Alex Brandon / AP

Michael Morse responded to his trade back to the Seattle Mariners as anyone who had come to know over the past three-plus years would expect him to. He was grateful for his time in Washington, and he enthusiastically looked forward to rejoining the Mariners. He had only thanks for the Nationals, no ill feelings. He will miss Washington, but he had nothing negative to say in a brief phone conversation tonight. Here are Morse’s full thoughts:

On his initial feelings:

“I’m overjoyed. I’m excited. It’s a great day for me and my family to just be in this situation. For me … it’s a blessing. One of the biggest things I want to do, I want to thank the Lerner family for giving me the opportunity and making me into the player and person I’ve become. The one person that actually believed in me, Mike Rizzo, I can’t thank him enough. He’s the architect. He’s put together one of the greatest teams I ever got to be a part of. I know business is business. I think we all saw it coming. ‘Where?’ was the question. When I heard Seattle was one of the teams that was interested in me, I was really happy and excited. The fact that they actually traded for me to get me back there, it’s truly a great thing.”

On seeing the trade coming:

“I think we all did. Of course, I was the odd man out. I didn’t feel bad. There was nothing against anybody, or any decisions. It’s part of baseball. In my career, I’ve had so many ups and downs. I’ve been through things. Stuff like this doesn’t bother me. To bounce back and hear that I might be getting traded, to hear there was so many teams interested, it makes me feel like I’m doing something right.”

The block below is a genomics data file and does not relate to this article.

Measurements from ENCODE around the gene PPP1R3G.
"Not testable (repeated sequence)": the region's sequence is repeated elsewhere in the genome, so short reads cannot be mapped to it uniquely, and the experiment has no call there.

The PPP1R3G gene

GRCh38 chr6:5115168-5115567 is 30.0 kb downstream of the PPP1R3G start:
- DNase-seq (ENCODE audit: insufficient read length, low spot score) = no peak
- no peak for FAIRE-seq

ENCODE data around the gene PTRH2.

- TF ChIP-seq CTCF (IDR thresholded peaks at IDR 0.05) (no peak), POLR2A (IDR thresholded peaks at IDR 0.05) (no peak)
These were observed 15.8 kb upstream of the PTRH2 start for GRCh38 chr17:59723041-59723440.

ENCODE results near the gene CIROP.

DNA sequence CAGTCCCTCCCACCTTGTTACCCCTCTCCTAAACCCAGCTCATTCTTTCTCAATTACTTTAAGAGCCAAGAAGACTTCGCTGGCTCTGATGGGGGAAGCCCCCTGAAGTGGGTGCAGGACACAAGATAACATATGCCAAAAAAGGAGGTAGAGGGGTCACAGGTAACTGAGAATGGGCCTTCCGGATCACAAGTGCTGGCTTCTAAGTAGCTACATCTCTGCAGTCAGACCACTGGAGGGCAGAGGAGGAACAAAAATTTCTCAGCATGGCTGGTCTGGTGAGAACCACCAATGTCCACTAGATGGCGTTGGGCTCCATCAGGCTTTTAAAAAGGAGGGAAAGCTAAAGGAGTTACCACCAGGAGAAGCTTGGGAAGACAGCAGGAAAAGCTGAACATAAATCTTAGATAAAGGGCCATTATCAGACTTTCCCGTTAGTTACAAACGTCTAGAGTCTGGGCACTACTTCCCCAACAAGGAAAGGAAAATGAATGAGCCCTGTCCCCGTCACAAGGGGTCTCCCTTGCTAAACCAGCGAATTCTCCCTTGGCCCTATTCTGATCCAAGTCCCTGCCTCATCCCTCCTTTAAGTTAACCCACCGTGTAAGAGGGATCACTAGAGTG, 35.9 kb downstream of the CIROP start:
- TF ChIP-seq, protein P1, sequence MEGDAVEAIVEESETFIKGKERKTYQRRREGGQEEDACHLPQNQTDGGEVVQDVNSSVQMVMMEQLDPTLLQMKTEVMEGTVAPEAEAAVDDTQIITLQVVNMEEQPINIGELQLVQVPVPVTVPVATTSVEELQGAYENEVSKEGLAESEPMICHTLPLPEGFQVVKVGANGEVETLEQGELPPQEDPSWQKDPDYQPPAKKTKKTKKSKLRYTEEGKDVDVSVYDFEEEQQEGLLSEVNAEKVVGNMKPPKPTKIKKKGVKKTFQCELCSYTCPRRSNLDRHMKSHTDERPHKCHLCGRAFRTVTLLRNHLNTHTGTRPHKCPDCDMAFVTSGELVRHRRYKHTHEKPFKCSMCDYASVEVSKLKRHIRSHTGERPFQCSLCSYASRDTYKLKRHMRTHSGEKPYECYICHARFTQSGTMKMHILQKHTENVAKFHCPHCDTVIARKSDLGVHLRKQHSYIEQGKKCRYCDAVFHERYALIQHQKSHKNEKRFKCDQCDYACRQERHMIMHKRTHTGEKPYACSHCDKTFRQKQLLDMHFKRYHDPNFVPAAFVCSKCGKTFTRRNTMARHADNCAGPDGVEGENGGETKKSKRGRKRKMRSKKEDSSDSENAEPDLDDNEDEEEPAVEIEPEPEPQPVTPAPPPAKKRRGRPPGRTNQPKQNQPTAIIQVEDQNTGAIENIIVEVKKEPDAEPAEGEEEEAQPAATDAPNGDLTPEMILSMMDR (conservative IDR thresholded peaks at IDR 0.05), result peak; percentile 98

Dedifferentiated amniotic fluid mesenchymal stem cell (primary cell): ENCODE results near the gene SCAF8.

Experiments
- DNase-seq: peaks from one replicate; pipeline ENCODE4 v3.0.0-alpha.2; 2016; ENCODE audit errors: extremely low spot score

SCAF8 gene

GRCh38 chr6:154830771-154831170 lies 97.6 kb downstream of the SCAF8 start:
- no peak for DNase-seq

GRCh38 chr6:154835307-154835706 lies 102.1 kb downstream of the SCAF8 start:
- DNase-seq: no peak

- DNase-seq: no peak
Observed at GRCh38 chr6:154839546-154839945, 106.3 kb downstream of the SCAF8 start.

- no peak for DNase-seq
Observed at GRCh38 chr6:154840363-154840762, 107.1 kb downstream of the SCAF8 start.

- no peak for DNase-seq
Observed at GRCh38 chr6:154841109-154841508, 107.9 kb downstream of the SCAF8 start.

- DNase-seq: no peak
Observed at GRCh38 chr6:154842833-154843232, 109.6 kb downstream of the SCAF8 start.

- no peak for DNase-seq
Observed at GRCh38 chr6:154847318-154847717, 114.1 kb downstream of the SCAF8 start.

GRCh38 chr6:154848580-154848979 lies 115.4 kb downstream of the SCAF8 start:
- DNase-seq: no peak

On how he learned of the trade:

“It was pretty cool. I looked at my phone, and I had a voicemail from Mike Rizzo. I called him up. We had such a great conversation. We just talked like friends. He thought this would be a good opportunity for me to go back there, and at the same time to get good prospects. I’m going back to an organization where I was a kid, and now I’m a man. I can’t wait to go help turn that ball club around.”

On the conversation between him and Rizzo:

“He was telling me he was a big fan of what I did in Washington. Bringing me there was a great thing for me, and a great thing for him. I’ve always believed in Mike, and he believed in me. It’s a great day for him, but it’s a sad day I had to leave. It’s a business move. He hated to see me go. At the same time, he’s going to get some good prospects. I’m going to miss it. I’m definitely going to miss the Lerners. They feel like family to me. I’m going to miss the relationships.”

On taking “Take On Me” with him to Seattle:

“I’m 50-50 right now. I feel like that’s something me and the people of D.C. kind of shared. We’ll see how it goes.”

On how he looks back on the Nationals:

“The biggest thing that I look back on is, I got an opportunity here. I always thought that I could be a good player if I got an opportunity. I got my opportunity here, and all the hard work and everything I’ve always done paid off. I finally felt like I fit in. I finally felt like I had a home. I can’t lie to you. I’m going to miss everything about D.C. Especially the team we constructed now, we got to where we got to without knowing any better. Now, those guys, they have one goal. Now being on the outside, it’s going to be fun to watch.”

On not having the chance to win a World Series in Washington:

“Baseball sometimes, the business part comes into play. I look at it just like that. Who knows what could have happened? I’m not a part of it now. But I’ve got to move on. I’m going to a great organization, an organization that I know. I’m going back as a different player than I was before. I played shortstop there. I don’t know if they still want me there, but I can still play it. I might have put on a couple pounds since I played there then.”